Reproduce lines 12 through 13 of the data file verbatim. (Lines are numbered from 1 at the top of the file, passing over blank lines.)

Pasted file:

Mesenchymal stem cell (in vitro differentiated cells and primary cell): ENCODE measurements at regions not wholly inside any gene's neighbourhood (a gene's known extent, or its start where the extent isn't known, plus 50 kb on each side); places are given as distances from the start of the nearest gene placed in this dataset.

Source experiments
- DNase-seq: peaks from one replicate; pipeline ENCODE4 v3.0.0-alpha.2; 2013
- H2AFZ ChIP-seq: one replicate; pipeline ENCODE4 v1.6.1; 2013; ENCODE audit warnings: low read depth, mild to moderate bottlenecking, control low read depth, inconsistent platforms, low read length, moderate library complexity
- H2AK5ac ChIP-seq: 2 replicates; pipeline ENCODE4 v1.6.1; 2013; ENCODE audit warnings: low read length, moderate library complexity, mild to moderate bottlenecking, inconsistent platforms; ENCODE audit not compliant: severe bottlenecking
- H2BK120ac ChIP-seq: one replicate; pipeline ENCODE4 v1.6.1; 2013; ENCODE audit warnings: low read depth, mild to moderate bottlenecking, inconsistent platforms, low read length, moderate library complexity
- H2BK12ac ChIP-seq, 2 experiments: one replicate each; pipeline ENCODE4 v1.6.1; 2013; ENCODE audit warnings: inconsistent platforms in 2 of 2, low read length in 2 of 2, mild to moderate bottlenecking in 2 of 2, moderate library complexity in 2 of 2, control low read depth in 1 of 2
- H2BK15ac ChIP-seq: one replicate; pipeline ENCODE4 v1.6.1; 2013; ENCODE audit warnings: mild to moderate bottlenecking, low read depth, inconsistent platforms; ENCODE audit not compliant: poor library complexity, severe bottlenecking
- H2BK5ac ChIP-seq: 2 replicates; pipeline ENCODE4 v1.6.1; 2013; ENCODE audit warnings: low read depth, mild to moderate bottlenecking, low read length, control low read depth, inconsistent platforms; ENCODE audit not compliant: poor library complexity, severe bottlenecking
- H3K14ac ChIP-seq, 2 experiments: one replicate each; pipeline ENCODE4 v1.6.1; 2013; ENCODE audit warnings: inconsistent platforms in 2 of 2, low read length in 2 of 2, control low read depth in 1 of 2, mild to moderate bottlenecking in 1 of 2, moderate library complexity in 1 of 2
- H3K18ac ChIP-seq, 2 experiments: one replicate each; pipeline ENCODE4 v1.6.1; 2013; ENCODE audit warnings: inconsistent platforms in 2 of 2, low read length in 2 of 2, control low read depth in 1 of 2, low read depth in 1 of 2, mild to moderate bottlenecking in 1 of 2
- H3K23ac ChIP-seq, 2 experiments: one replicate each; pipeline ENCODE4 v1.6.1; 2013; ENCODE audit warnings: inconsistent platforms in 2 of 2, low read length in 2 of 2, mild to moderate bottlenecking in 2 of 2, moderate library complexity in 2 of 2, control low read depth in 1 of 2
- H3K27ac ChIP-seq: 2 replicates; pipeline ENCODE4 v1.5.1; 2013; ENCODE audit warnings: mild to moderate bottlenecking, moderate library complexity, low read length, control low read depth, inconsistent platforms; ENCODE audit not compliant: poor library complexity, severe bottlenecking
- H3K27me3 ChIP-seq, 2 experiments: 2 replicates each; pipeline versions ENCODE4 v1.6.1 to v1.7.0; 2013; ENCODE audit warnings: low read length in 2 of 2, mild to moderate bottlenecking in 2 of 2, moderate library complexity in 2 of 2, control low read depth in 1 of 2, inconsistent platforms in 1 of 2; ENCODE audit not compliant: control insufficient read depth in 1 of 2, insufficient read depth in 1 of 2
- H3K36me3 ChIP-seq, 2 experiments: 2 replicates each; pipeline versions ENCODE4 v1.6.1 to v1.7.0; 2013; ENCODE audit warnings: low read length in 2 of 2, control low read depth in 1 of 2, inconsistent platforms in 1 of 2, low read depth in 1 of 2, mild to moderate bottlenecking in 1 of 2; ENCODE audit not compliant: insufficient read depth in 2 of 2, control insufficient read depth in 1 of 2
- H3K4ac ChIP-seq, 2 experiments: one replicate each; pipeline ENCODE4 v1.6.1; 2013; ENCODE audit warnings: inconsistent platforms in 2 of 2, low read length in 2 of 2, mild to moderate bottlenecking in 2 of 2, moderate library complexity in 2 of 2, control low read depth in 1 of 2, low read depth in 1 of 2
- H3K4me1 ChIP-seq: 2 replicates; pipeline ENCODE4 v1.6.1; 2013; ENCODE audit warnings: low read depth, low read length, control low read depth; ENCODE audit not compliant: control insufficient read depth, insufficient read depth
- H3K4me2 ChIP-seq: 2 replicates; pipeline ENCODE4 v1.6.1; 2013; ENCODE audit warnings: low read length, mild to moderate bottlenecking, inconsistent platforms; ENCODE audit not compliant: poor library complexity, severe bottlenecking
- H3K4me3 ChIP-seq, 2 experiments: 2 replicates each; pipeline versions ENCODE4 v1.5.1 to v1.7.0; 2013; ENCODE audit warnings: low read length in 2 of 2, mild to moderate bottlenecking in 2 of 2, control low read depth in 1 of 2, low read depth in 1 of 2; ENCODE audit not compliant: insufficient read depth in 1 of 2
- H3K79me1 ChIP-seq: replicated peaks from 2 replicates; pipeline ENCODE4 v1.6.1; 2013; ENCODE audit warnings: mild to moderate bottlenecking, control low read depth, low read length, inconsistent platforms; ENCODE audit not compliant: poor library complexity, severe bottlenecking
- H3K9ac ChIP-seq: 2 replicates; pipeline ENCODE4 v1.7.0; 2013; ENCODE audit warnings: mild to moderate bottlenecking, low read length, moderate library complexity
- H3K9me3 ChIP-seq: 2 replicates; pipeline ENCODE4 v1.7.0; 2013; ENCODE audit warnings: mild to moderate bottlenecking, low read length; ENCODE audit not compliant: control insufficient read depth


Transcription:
- H3K23ac ChIP-seq, 2 experiments: one replicate each; pipeline ENCODE4 v1.6.1; 2013; ENCODE audit warnings: inconsistent platforms in 2 of 2, low read length in 2 of 2, mild to moderate bottlenecking in 2 of 2, moderate library complexity in 2 of 2, control low read depth in 1 of 2
- H3K27ac ChIP-seq: 2 replicates; pipeline ENCODE4 v1.5.1; 2013; ENCODE audit warnings: mild to moderate bottlenecking, moderate library complexity, low read length, control low read depth, inconsistent platforms; ENCODE audit not compliant: poor library complexity, severe bottlenecking